Edinburgh Festival Fringe: More than a few hearts will have sunk upon the realisation that The Dreamer is performed entirely in Mandarin, without subtitles – but I suspect they didn’t stay down for long.
Pleasance Courtyard (Venue 33)
This visually stunning collaboration between England’s Gecko theatre company and China’s Shanghai Dramatic Arts Centre (SDAC) conveys everything we need to know without words.
It is a fusing of Shakespeare’s A Midsummer Night’s Dream and The Peony Pavilion by Tang Xianzu (Shakespeare’s 16th-century Chinese peer), and it helps if you have a rough knowledge of at least the former – but even without that, there’s much to enjoy here.
The action centres on Helena, a bored, undervalued office worker whose love for Demetrius is completely ignored. We see her filing paperwork at her desk, travelling home through the rain, taking phone calls from her mother and climbing into bed. All of which sounds mundane, but in the hands of this talented troupe is a feast for the eyes.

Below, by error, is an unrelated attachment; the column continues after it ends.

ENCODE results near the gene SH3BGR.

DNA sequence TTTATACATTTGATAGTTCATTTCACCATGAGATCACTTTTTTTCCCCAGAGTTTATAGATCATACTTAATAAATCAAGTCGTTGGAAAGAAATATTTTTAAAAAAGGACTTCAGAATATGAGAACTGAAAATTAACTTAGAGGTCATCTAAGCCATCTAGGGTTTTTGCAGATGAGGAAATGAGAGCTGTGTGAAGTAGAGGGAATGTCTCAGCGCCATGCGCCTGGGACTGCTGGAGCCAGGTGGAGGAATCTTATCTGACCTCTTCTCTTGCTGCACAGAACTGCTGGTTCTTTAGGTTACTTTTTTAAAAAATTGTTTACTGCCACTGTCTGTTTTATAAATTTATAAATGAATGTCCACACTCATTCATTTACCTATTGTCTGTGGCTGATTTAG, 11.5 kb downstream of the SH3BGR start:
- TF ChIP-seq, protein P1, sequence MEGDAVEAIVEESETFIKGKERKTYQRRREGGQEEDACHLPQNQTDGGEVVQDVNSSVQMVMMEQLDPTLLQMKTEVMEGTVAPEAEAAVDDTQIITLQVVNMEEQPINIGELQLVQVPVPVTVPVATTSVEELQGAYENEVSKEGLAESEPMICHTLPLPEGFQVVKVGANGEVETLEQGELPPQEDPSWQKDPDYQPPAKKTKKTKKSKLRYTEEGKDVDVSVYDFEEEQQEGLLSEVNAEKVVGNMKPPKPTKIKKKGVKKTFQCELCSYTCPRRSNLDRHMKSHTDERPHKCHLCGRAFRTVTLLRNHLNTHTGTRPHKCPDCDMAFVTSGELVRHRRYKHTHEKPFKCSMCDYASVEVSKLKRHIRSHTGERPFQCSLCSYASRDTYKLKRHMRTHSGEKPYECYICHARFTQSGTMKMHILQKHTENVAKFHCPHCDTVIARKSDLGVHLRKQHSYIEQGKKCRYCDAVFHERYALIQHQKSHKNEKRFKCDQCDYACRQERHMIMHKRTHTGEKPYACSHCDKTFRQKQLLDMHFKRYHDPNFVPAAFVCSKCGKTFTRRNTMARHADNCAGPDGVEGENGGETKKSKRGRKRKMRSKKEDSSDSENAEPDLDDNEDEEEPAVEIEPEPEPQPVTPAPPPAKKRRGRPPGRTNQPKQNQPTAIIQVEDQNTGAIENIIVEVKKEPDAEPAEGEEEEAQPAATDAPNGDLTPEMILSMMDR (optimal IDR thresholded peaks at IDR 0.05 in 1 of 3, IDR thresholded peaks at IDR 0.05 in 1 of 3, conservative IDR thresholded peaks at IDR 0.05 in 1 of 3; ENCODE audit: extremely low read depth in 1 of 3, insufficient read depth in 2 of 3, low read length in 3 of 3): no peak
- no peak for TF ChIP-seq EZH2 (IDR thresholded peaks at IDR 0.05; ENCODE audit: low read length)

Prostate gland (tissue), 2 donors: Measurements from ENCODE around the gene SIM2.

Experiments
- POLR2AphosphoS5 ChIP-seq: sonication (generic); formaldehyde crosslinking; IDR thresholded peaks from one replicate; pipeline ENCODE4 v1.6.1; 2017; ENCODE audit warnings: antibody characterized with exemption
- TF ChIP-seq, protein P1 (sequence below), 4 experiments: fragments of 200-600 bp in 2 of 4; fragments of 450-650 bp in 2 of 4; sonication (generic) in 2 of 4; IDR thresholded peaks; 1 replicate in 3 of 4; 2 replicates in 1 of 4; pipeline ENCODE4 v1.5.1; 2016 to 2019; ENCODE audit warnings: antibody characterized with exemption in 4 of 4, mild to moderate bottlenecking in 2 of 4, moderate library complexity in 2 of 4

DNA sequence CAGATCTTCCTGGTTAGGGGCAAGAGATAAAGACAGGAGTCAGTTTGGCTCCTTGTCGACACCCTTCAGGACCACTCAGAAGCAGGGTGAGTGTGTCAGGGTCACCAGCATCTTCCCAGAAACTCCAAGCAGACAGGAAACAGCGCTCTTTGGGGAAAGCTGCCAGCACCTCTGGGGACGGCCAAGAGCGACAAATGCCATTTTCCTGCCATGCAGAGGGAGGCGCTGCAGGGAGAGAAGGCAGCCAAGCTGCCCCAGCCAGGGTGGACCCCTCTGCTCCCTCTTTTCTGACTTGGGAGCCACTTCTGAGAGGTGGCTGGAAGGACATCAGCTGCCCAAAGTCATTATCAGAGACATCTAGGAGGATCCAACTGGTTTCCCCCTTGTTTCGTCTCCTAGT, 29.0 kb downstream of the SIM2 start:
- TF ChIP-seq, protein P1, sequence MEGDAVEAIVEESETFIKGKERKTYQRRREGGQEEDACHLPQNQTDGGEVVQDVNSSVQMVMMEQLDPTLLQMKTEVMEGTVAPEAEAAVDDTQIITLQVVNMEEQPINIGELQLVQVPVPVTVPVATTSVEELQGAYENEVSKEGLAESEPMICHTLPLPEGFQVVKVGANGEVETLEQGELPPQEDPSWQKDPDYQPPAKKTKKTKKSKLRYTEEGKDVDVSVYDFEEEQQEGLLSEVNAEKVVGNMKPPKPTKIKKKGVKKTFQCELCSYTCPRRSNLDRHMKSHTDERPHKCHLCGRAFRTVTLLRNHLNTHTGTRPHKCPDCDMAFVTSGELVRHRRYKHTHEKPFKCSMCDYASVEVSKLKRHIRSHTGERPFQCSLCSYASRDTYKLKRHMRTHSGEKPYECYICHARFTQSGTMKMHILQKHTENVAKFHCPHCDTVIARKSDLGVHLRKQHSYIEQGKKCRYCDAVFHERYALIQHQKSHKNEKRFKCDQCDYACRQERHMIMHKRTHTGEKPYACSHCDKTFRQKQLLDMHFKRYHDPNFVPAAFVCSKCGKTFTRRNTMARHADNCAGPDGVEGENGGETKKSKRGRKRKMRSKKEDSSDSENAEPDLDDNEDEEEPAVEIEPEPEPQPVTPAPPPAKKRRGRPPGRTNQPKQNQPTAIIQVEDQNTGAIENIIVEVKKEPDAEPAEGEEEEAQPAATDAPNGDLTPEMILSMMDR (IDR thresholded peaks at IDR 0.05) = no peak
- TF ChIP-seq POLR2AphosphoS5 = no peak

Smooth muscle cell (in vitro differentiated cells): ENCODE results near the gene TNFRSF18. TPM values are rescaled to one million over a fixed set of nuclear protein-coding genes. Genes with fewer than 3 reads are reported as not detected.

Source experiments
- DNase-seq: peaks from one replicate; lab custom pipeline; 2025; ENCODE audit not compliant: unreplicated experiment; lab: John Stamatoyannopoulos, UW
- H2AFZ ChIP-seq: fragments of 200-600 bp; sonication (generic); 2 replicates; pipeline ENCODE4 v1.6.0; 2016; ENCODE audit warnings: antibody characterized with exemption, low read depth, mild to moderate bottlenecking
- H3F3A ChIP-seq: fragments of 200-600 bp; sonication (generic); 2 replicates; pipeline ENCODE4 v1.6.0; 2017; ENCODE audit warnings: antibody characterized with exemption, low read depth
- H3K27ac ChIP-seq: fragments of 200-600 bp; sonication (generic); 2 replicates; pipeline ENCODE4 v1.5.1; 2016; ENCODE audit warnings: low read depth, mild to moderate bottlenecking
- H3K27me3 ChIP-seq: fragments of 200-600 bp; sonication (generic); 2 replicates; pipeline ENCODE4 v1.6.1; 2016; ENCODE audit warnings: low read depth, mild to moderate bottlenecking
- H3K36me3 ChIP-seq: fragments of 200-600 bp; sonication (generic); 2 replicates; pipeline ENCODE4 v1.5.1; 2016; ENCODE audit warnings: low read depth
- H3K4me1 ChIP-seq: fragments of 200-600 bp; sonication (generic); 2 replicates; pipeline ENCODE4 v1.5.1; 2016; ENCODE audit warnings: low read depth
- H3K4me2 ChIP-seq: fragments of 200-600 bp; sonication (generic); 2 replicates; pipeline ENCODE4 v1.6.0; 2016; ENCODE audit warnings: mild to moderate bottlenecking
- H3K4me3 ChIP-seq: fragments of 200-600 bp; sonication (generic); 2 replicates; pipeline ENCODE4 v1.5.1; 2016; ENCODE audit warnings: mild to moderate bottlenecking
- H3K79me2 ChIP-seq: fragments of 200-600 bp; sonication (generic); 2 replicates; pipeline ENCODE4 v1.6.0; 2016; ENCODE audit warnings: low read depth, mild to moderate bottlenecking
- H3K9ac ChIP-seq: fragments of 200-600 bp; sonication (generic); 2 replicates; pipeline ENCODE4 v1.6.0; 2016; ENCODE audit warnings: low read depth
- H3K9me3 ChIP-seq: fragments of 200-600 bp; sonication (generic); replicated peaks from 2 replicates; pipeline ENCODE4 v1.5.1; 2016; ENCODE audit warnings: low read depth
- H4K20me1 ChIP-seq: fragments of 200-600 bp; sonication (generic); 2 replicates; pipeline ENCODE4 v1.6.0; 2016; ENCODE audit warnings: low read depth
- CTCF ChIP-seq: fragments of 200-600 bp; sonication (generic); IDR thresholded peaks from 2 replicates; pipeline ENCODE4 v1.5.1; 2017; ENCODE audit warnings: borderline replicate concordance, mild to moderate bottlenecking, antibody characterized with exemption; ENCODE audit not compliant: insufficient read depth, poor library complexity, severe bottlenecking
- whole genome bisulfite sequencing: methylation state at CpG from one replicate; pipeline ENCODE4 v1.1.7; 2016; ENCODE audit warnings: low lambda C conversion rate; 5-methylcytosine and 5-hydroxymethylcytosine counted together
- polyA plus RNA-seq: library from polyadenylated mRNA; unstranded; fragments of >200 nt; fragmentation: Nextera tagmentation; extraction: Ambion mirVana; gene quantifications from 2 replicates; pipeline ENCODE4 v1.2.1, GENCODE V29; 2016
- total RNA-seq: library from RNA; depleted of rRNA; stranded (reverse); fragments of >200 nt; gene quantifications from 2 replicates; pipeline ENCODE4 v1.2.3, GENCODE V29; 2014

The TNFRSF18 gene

The show scooped Best Set Design at the One Drama Awards in China, and with good reason. Constructed on two levels, with various moving parts, it’s an endlessly shifting series of locations that never fails to impress.
A good set will only take you so far, of course, but the performers of SDAC are equally strong. Ensemble routines fill the stage with dynamic movement and light, while the narrative scenes slow things down appropriately, to deliver the play’s emotional heart. The odd smattering of well-timed English is thrown in, and Shakespeare’s tale of unrequited love, potions and mischief is played out.
The Peony Pavilion is depicted via beautiful shadow work which, again, if you’re unfamiliar with the text is still enjoyable on an aesthetic level. And, perhaps best of all, The Dreamer gives Helena an empowering new 21st-century ending.
Until 15 August. Today 1:30pm.